EDIT: Don't read this page, there is a new version with more recent material.
After a new week during which a friend's system Python installation was destroyed by yet another unfortunate update, I felt like it was a great time to do some research about the tooling that was designed to prevent that from happening.
In this article, I'm introducing two widely used tools to control potential damage from accidental destruction of Python installations, through isolation:
pyenv: isolates system Python version from development Python versions.
pipsi: isolates command-line tools from system Python version
Some key ideas behind pyenv and pipsi are that you should not be working
directly with your system Python installation, and that your
interpreter and his friends (
pip, packages, CLIs) should live in your
$HOME directory rather than
If you are not sure why this isolation is helpful, here are a few examples:
pip3in cohabitation. You just have one
pippair, which points to a single version of Python at a time. You switch between versions by simply pointing your global Python to the version you need for your current task.
Note: This tutorial was written on an Ubuntu machine. If you are using macOS,
consider replacing some of the instructions by high-level calls to
brew to take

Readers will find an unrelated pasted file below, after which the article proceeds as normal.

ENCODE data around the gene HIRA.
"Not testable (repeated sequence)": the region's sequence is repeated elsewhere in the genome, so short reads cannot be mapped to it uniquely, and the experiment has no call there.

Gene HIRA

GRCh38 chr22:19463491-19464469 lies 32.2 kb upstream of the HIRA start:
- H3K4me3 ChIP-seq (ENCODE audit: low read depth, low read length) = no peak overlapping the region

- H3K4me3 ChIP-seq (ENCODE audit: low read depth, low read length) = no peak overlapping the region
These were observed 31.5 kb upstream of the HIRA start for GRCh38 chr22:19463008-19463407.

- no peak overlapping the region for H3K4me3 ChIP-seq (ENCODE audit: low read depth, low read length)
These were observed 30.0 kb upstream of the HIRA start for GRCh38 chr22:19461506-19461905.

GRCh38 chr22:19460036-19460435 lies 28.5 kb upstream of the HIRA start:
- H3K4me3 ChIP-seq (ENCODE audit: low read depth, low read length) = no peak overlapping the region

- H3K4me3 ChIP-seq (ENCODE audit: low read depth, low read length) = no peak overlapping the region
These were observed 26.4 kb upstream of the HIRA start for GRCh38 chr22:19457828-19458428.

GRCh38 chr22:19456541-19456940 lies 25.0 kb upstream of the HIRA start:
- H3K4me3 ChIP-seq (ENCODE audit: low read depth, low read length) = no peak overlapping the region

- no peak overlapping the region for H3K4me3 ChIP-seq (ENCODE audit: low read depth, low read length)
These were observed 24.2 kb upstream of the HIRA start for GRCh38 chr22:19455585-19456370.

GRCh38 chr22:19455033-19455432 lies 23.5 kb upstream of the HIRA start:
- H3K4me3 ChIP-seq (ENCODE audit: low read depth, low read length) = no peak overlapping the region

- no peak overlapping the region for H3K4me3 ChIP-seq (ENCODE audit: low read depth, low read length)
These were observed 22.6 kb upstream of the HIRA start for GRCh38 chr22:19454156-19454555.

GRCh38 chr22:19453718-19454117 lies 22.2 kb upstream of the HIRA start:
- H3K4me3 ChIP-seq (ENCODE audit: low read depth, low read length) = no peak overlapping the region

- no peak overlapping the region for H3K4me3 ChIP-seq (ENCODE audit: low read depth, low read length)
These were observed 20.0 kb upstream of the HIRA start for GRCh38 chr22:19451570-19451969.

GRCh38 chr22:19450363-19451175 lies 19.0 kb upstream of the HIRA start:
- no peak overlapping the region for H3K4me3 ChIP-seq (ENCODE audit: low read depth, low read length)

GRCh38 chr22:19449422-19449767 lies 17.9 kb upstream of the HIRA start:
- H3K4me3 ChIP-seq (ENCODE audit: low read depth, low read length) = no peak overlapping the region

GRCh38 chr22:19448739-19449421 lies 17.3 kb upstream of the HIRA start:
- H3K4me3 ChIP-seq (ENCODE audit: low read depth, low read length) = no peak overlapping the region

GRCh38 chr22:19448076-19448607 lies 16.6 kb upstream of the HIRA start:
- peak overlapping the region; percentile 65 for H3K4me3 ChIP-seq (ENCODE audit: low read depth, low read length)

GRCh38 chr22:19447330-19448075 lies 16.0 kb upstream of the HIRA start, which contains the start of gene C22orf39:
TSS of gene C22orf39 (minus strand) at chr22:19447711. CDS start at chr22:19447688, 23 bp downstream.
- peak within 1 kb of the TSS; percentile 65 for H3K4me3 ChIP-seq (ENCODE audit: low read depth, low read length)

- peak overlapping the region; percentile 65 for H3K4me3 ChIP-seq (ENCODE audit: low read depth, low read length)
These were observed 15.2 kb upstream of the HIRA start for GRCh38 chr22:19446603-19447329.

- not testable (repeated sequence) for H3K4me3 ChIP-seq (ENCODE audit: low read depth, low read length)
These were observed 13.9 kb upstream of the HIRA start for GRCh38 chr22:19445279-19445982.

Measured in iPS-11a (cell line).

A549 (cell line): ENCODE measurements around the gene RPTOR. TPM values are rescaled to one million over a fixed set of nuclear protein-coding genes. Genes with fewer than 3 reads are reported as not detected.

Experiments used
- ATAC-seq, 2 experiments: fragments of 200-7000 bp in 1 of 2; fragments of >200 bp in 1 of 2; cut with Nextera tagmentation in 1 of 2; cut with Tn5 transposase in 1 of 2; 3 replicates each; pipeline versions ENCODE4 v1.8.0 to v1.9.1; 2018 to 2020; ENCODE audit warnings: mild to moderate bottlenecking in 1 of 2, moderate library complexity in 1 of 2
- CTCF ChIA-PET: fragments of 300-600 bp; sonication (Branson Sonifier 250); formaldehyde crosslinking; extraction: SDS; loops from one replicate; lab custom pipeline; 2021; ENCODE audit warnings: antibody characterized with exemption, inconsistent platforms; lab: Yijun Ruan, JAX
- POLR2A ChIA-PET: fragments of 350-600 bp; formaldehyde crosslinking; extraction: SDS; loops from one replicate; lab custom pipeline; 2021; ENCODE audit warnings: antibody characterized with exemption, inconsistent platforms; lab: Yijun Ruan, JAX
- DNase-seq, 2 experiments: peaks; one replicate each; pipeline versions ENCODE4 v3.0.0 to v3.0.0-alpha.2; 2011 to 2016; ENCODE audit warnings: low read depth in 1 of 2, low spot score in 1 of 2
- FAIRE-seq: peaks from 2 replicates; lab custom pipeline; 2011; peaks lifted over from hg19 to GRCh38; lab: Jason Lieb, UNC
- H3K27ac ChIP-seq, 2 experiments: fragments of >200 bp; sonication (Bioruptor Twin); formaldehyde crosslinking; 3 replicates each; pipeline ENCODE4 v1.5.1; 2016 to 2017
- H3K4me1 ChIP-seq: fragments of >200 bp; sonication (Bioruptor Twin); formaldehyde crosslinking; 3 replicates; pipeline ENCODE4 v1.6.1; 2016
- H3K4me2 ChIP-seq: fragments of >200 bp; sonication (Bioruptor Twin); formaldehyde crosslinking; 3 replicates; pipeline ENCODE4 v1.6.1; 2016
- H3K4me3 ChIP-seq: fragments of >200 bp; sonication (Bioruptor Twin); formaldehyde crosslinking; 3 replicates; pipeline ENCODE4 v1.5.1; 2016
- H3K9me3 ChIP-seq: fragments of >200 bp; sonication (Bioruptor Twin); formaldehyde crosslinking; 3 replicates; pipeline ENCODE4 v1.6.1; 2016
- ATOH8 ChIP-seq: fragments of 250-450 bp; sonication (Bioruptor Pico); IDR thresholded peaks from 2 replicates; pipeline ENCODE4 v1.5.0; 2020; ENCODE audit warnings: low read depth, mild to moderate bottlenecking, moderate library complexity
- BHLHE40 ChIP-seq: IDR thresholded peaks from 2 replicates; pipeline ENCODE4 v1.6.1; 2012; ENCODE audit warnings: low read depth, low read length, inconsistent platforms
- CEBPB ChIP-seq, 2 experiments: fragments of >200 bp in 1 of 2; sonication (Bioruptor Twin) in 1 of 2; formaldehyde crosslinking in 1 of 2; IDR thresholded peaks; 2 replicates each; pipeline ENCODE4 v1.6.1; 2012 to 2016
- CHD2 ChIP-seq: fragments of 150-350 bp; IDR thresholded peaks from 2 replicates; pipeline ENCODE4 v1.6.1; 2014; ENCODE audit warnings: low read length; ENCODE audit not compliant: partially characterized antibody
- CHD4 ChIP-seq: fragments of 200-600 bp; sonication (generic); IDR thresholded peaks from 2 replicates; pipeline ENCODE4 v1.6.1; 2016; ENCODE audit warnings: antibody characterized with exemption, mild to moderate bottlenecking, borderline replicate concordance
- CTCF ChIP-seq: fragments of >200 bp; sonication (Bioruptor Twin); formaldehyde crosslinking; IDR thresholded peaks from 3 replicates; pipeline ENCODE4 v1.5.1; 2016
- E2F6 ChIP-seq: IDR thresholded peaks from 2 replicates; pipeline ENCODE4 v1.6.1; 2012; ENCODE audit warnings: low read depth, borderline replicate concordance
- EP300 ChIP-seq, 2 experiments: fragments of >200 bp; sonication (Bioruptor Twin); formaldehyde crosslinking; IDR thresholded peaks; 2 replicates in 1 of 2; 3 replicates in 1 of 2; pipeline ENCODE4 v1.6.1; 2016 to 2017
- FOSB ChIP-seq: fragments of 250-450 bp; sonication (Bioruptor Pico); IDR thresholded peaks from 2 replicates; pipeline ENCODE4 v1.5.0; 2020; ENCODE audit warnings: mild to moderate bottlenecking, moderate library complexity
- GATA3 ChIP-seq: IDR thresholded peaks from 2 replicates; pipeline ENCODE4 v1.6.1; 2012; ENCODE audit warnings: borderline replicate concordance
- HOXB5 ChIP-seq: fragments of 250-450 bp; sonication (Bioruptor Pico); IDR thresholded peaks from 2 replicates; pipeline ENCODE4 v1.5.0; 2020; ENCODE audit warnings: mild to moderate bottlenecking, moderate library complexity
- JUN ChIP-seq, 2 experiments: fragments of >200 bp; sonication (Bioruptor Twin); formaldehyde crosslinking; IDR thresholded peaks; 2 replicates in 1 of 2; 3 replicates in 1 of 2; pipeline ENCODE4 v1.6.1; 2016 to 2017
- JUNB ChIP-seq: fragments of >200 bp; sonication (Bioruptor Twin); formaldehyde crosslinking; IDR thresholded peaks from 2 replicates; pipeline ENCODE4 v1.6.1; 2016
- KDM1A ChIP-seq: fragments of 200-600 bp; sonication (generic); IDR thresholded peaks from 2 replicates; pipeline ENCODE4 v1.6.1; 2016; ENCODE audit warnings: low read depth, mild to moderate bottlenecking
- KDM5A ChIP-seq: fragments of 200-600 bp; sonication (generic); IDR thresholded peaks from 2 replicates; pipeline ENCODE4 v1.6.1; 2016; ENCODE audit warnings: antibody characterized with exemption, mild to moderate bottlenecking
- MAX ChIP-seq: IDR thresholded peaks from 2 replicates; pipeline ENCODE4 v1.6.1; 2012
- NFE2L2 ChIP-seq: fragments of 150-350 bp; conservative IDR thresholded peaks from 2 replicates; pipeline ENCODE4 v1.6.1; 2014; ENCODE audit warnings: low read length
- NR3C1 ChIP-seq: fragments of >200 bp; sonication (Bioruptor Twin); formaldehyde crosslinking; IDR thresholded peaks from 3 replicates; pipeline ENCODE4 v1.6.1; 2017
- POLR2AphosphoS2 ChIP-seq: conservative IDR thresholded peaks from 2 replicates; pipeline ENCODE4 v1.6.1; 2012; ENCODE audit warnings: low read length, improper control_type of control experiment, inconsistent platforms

advantage of existing Homebrew formulas. For this, install the
Xcode Command Line Tools (
xcode-select --install) and Homebrew.
pyenv is a command-line tool that enables you to manage Python installations in isolation to the Python installation of your operating system.
The installation of pyenv requires some dependencies, so please install those first:
apt-get install -y make build-essential libssl-dev zlib1g-dev libbz2-dev libreadline-dev libsqlite3-dev wget curl llvm libncurses5-dev xz-utils tk-dev
brew install openssl readline xz
As pyenv is independent of your OS Python, it does not use Python for
installation, and relies on a Bash script instead. This Bash script
bin/pyenv-installer) is provided in the pyenv-installer
repo. Install it using the following command:
curl -L https://github.com/pyenv/pyenv-installer/raw/master/bin/pyenv-installer | bash
After downloading pyenv and installing it to
~/.pyenv, the Bash script
will ask you to add a few initialization lines to your interactive Shell config
~/.bashrc) or your
login Shell config (
.bash_profile). If you don't know which one to
~/.zshrc if you use ZSH and
~/.bashrc if you use Bash.
export PATH="$HOME/.pyenv/bin:$PATH" eval "$(pyenv init -)" eval "$(pyenv virtualenv-init -)"
These initialization lines include a modification of your
enforces the precedence of pyenv over the other registered directories.
trick enables pyenv to intercept Python-related commands.
Pitfall: When adding new locations to the
$PATH in the future for new commands,
always make sure pyenv keeps precedence so it can continue to intercept
the Python-related commands.
After updating your config, exit your user session and login again. Once you're logged back in, open a new terminal.
When the new terminal shows up, the
pyenv command should be available,
and you should be able to run
pyenv versions. This command will show